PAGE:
Paying for care
Paying for social care can be a concern for many people. Read about the various ways to pay for social care, and the amount someone might be expected to pay.
- You are here: Paying for care
- Care and information local authorities must provide
- Needs assessment
- Financial assessment
- Care and support for someone in their own home
- Care home fees
- Nursing care costs
- Care home fees for self-funders
- Paying for care - complaints and FAQs
- Paying for care - more resources
Paying for care
Who pays for care?
Many people with dementia will need care and support as their condition progresses. This is often a mix of care from family, friends and professionals. Paid care can take a number of different forms and focuses on meeting the person’s needs to improve their wellbeing.
The Care Act (2014) sets out the legal responsibilities of local authorities for adults who need care, as well as their carers.
Although there are national rules about who is required to pay for care and support, there are also some local variations. These mainly depend on the type of care and support that the person needs and where they live.
Paying for care in own home
If someone is still living in their own home, they will often pay for the costs of their own care and support, and the local authority (council) may also contribute. This depends on the person’s income and other assets (such as savings or shares).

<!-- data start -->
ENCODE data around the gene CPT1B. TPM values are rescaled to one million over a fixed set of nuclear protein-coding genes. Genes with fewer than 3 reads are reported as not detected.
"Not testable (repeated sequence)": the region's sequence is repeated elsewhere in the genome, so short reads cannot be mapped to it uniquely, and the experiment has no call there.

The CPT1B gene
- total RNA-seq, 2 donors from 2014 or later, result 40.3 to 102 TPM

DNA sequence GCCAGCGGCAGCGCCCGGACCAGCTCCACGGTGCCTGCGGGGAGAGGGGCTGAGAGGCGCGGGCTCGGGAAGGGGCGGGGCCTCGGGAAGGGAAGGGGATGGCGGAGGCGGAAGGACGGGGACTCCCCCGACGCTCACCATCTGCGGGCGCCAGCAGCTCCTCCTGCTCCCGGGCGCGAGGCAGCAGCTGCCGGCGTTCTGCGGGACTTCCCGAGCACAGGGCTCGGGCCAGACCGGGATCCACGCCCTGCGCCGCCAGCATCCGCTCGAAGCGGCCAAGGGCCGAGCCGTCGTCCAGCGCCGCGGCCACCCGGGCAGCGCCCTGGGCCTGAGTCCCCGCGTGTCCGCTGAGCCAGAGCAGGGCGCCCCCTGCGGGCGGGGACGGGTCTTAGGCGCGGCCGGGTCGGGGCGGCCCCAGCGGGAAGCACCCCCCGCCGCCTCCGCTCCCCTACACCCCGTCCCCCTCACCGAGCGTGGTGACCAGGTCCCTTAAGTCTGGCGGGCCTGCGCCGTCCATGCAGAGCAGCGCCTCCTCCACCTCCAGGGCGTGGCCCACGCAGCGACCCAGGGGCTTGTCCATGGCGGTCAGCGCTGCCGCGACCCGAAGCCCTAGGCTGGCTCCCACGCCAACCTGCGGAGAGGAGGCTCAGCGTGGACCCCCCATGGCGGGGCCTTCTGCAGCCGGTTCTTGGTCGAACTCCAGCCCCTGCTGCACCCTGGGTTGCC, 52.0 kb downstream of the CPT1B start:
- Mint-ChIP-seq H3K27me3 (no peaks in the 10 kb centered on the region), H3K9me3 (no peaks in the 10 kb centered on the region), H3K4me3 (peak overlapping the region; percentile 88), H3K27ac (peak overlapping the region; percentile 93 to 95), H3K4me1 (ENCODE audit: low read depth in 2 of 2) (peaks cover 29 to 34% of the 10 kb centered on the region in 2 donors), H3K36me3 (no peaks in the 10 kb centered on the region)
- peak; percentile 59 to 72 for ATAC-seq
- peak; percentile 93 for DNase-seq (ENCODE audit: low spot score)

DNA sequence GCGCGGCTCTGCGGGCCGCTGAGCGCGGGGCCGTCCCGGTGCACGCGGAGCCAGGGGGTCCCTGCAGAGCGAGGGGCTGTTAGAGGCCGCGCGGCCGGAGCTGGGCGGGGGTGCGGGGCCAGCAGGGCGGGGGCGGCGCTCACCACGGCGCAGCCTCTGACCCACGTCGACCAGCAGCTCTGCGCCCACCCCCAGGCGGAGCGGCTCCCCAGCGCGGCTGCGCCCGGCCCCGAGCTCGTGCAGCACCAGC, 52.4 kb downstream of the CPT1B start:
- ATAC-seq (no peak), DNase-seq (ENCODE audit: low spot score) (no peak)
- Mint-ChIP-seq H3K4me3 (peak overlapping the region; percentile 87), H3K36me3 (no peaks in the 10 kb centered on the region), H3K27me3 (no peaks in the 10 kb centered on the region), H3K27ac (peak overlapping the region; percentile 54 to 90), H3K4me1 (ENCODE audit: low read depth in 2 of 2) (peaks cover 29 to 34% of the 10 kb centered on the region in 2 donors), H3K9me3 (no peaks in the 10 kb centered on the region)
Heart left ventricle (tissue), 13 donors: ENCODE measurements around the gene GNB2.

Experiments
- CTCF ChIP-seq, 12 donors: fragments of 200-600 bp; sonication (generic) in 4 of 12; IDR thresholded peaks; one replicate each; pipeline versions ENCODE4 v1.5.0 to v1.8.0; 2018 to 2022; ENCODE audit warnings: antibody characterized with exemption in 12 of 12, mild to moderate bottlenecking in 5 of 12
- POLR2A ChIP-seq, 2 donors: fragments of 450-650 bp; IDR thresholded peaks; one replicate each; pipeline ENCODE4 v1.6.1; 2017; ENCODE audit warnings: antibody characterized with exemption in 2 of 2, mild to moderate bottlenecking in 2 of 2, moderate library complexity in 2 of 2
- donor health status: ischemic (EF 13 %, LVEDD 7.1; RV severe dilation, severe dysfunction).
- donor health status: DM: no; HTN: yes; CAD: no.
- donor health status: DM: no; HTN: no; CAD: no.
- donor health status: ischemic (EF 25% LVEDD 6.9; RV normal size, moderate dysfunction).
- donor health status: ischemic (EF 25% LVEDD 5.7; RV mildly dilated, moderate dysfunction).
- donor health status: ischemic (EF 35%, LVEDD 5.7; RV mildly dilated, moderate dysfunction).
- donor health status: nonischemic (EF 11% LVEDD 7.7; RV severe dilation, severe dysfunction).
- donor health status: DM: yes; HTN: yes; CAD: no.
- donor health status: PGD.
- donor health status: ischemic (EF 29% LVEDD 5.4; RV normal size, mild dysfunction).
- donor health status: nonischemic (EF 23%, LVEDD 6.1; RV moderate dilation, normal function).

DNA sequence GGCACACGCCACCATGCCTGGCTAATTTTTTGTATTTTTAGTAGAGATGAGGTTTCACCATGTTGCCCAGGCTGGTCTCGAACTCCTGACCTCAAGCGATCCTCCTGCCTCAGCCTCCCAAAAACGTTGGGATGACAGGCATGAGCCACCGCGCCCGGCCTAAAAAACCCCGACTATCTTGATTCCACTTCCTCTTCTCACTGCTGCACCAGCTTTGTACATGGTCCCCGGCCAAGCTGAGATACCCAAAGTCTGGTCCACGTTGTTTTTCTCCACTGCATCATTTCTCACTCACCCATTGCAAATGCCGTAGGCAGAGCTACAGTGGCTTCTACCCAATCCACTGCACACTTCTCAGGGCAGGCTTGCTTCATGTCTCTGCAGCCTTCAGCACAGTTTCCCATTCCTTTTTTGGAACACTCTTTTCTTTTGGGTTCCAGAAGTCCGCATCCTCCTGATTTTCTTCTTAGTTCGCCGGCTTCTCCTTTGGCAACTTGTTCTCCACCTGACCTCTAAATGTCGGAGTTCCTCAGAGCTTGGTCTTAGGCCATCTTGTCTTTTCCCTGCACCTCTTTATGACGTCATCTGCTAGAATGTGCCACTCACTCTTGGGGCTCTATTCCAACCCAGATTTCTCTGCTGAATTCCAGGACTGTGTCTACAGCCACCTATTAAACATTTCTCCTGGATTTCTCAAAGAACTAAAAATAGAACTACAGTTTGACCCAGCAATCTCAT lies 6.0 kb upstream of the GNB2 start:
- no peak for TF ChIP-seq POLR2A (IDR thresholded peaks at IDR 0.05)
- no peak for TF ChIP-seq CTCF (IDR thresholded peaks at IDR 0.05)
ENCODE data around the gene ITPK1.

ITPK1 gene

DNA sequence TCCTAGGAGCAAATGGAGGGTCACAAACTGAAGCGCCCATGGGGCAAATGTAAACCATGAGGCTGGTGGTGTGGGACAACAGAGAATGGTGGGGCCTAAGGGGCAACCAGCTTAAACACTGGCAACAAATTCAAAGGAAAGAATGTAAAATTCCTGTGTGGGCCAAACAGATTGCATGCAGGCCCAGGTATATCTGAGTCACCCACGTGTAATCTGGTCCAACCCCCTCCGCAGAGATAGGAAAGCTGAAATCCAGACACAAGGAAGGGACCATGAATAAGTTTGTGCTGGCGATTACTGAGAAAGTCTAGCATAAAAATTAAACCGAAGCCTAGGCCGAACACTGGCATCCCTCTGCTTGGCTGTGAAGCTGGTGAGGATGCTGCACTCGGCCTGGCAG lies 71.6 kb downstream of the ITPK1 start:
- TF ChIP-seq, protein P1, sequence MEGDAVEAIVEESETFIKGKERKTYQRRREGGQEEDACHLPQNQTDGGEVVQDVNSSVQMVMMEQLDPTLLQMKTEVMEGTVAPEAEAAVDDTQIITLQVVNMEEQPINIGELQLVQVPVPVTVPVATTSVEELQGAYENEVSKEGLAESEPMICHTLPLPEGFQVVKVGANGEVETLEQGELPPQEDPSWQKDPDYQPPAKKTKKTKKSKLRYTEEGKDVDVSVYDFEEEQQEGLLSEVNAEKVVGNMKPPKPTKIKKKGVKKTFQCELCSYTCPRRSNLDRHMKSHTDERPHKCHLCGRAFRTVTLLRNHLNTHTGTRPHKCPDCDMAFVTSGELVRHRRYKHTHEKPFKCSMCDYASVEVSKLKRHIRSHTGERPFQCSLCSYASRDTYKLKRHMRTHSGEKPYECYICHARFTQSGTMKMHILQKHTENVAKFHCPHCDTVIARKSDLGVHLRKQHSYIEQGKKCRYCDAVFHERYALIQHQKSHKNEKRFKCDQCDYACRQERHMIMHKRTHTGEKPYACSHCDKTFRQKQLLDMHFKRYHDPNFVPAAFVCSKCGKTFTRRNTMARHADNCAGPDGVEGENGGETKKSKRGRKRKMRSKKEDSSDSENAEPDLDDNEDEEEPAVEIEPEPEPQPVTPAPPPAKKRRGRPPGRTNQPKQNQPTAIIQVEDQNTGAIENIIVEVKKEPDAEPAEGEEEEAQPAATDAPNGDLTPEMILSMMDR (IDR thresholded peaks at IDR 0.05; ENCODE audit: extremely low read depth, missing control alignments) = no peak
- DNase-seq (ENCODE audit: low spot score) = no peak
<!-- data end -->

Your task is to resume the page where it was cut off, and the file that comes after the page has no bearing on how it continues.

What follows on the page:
Some people will be assessed as having to pay for all their own care and support at home. These people are sometimes termed ‘self-funders’.
People living in their own home must be left with a basic level of income, and the Care Act states that charges must be ‘reasonable.’
Paying for a care home
If someone is living in a care home, they might pay for all of their care and support costs (self-funders), or they may make a contribution, with the local authority also contributing. Again, this depends on the person’s income and assets. Some people in care homes may have all of their care funded by the local authority if they have a low income or few assets.
Some people may have all or part of their care funded by the NHS. See ‘Nursing costs' for more information.